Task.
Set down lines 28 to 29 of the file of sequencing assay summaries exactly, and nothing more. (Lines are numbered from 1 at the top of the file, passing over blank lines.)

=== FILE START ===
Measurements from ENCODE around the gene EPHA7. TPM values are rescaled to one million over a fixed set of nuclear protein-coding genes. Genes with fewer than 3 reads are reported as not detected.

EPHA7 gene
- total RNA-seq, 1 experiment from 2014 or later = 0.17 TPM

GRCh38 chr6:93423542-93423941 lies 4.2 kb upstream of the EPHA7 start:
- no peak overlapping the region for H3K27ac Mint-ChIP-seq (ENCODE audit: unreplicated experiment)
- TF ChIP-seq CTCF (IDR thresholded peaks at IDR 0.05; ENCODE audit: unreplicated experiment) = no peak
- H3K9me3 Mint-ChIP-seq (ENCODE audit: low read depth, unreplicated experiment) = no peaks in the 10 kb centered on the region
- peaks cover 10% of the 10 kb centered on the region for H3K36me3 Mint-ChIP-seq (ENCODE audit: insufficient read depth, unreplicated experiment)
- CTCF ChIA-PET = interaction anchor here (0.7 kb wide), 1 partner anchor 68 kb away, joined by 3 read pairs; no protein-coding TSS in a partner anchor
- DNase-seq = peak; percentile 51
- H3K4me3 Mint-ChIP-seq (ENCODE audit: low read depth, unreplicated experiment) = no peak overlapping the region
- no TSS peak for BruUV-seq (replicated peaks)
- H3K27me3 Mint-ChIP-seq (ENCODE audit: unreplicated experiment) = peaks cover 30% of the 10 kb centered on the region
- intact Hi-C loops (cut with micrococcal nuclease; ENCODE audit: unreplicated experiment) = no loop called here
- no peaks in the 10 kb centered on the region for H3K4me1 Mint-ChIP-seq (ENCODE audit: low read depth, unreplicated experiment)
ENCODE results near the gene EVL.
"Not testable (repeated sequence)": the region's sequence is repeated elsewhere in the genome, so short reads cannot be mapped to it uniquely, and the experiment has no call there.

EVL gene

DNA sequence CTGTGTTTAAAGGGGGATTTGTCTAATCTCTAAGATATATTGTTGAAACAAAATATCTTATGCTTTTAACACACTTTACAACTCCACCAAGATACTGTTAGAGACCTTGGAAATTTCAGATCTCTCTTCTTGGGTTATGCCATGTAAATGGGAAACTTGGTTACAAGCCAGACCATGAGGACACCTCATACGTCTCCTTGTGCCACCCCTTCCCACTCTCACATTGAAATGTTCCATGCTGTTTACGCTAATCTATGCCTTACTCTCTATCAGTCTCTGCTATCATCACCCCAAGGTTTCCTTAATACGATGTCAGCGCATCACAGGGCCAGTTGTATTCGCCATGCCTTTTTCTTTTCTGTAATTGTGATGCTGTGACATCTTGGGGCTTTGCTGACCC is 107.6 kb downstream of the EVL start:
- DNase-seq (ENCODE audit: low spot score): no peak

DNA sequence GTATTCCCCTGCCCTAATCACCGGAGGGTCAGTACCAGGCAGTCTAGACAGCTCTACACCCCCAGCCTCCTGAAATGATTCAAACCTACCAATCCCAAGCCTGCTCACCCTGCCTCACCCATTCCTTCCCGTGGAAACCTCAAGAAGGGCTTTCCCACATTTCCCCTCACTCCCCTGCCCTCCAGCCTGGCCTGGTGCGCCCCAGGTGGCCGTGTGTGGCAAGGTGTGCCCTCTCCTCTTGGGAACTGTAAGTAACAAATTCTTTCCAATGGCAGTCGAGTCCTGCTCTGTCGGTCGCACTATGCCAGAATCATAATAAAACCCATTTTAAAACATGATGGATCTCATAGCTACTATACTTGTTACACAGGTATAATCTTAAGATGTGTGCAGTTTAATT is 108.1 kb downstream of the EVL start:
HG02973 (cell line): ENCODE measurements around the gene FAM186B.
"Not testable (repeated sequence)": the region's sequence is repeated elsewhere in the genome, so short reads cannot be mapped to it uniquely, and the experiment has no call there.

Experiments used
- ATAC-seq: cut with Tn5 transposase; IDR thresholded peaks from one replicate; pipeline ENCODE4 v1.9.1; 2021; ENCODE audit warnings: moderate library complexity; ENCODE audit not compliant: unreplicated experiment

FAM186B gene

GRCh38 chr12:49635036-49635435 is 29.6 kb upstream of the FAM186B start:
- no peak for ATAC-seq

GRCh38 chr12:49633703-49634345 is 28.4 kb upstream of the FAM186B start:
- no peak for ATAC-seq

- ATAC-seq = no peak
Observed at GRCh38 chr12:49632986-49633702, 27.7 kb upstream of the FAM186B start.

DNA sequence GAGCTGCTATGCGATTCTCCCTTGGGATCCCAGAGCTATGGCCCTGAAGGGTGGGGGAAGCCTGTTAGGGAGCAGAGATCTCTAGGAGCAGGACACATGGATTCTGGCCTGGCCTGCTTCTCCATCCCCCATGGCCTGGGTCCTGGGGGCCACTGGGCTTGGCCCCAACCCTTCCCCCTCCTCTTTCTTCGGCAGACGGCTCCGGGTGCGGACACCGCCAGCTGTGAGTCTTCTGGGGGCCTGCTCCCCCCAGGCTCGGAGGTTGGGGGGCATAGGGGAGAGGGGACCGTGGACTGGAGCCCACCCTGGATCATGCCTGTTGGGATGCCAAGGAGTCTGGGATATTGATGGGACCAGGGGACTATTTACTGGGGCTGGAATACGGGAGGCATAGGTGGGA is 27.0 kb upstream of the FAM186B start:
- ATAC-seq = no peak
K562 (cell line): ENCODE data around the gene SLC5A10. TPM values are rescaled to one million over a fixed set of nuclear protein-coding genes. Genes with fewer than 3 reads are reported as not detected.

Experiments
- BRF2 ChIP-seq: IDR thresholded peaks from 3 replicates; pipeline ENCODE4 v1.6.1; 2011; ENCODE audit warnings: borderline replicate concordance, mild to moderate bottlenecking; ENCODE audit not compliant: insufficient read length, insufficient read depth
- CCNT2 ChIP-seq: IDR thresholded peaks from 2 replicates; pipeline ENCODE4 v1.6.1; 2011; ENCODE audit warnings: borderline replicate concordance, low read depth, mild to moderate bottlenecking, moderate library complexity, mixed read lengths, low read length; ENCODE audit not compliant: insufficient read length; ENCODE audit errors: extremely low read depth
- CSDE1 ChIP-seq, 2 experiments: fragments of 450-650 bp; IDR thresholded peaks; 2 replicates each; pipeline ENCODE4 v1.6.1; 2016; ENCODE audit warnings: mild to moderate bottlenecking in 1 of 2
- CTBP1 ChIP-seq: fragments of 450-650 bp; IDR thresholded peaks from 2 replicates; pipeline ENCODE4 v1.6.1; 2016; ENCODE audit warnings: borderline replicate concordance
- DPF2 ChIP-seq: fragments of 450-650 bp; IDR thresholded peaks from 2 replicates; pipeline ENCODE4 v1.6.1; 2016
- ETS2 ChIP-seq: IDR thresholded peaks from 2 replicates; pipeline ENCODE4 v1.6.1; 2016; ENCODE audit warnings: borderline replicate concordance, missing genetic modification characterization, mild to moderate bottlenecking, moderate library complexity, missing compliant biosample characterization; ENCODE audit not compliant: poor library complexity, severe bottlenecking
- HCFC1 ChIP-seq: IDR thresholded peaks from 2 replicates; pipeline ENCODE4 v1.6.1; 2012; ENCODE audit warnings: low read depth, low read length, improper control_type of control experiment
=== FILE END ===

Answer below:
- no peak for ATAC-seq

GRCh38 chr12:49633703-49634345 is 28.4 kb upstream of the FAM186B start: